Exploring the link between Parkinson’s disease and gut health
Research at IPAN is finding growing evidence of a relationship between Parkinson’s disease and gut health.
The impact of our gut bacteria on our overall health is an area of science that is generating a lot of interest. While it may seem unlikely that something in our gut can influence physiological processes in the brain, there is increasing evidence to show that it is possible.
IPAN PhD student Nathan Nuzum is specifically investigating the relationship between gut bacteria and Parkinson’s disease.
He says not only is it likely that there is a relationship, but that this connection between our gut bacteria and brain may be modifiable through lifestyle factors like diet.
What we know about our gut bacteria and Parkinson’s disease so far
Nathan’s systematic review on gut bacteria and Parkinson’s disease found in nine of the 13 included studies that gut bacteria capable of producing a particular short chain fatty acid, butyrate, were less abundant in the Parkinson’s groups compared to the groups without Parkinson’s.
Nathan said this difference in butyrate-producing bacteria is relevant because of the health promoting functions of butyrate, including maintaining the health of our intestinal walls and providing anti-inflammatory actions within the immune system.
“Importantly, both a reduction in butyrate, meaning a lack of anti-inflammatory compounds, and a compromised intestinal wall may further perpetuate the pathological processes involved in Parkinson’s disease,” he said.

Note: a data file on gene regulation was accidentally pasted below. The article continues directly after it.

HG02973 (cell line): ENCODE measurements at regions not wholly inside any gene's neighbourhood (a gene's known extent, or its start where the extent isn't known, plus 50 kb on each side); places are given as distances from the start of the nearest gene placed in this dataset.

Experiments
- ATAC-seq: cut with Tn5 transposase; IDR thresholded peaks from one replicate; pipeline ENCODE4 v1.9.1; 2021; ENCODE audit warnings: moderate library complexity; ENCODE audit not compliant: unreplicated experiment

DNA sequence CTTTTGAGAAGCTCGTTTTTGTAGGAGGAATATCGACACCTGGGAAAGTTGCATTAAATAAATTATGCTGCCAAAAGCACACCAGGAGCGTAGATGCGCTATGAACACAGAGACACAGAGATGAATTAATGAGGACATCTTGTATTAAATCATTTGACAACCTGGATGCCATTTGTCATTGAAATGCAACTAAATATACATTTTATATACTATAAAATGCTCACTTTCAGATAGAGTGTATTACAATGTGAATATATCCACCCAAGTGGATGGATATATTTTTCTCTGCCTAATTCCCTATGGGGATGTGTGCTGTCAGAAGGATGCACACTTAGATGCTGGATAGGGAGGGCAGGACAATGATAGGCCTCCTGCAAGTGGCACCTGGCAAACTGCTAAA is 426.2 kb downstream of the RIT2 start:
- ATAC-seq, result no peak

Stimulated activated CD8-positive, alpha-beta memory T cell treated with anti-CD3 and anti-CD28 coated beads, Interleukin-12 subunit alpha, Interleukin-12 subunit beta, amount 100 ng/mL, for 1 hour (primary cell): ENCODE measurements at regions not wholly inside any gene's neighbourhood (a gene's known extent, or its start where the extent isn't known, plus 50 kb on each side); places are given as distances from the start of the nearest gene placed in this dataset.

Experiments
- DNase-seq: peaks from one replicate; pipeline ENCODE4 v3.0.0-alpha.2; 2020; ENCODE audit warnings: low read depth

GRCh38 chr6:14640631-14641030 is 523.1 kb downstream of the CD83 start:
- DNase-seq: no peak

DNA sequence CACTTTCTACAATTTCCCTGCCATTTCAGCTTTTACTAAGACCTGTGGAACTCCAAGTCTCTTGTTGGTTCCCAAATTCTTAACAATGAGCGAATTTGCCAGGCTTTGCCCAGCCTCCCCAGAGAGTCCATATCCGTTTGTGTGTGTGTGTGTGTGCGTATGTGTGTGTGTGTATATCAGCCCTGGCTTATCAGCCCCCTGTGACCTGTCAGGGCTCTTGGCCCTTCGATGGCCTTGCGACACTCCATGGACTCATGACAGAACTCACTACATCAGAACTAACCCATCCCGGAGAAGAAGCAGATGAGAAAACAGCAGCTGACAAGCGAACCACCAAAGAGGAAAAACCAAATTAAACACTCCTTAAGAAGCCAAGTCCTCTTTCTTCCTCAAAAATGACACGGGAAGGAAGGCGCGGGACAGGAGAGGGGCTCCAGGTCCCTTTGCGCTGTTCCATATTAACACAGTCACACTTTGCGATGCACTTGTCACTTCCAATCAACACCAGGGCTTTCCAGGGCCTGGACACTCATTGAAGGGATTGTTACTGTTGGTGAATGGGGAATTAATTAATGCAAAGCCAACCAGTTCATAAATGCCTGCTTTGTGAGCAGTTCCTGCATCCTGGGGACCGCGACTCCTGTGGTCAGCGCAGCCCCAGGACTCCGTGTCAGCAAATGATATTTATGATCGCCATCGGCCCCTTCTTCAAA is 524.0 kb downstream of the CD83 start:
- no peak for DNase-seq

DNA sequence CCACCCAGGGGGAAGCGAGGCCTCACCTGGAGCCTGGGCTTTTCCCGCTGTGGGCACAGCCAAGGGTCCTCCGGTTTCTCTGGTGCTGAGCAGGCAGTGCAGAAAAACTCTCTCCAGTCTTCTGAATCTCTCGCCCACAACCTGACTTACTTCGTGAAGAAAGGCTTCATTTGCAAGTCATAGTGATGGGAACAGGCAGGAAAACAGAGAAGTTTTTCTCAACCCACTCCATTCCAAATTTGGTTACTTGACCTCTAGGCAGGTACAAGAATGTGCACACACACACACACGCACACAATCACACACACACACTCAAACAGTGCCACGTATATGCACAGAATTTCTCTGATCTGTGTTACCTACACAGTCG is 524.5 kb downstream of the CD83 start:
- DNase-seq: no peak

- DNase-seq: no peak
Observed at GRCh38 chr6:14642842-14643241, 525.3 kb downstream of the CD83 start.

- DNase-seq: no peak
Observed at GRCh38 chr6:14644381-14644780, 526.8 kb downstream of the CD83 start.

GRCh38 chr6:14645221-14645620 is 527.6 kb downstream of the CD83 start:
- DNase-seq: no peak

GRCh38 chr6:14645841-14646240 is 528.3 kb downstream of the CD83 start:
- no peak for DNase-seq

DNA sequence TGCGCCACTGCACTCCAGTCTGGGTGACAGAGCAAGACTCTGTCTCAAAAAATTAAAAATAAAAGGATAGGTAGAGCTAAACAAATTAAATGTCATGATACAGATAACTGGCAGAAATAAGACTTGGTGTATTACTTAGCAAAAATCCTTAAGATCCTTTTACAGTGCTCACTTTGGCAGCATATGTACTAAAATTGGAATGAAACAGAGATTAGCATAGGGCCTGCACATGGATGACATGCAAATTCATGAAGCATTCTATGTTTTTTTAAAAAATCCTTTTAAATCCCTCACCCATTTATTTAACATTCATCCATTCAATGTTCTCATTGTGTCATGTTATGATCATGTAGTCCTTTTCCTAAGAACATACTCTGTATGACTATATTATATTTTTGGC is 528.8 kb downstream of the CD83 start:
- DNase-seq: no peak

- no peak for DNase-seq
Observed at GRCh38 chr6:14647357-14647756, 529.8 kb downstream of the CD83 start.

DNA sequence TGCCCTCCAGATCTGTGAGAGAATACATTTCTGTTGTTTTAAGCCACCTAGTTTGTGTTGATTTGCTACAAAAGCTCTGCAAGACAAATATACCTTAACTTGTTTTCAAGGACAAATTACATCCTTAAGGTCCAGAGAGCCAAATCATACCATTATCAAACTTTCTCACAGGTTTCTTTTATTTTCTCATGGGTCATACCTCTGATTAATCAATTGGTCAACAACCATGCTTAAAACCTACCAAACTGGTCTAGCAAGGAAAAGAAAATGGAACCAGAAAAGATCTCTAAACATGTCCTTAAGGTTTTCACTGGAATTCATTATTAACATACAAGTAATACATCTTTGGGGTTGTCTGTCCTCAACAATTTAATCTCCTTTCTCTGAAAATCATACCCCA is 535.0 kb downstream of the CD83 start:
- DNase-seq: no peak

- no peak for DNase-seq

What role might diet play in this pathway?
While it is important to show how gut bacteria might differ between people with and without Parkinson’s, it is also important to consider the reasons for these differences.
Nathan said that despite diet having been shown to alter the composition of our gut bacteria, this factor was not well investigated in the included studies.
“We know our diet contributes greatly to our gut bacteria composition and variations in diet have the capacity to alter gut microbiome. However, most people’s gut microbiomes remain relatively stable through adulthood, potentially because they do not undergo drastic shifts in dietary patterns,” he said.
But what impact might our dietary choices have on the different types of bacteria in our gut and the compounds that they produce?
“It has been shown that a diet higher in fibre helps the beneficial bacteria in our gut grow,” Nathan explained.
“These bacteria feed on the indigestible fibre and are then able to produce beneficial compounds, like the short chain fatty acid butyrate, mentioned above.
“Due to the positive impact indigestible fibre has on our gut bacteria it is classed as a ‘pre-biotic’, as it promotes the growth of beneficial gut bacteria.”
The potentially important ways in which our gut bacteria may be related to Parkinson’s disease opens the door for further study to understand the role of our gut and its bacteria in this condition.
“Ultimately, there is the potential for earlier diagnoses and additional therapeutic treatment options,” Nathan said.
Nathan Nuzum is a PhD student supervised by Dr Helen Macpherson at the Institute for Physical Activity and Nutrition (IPAN), Deakin University.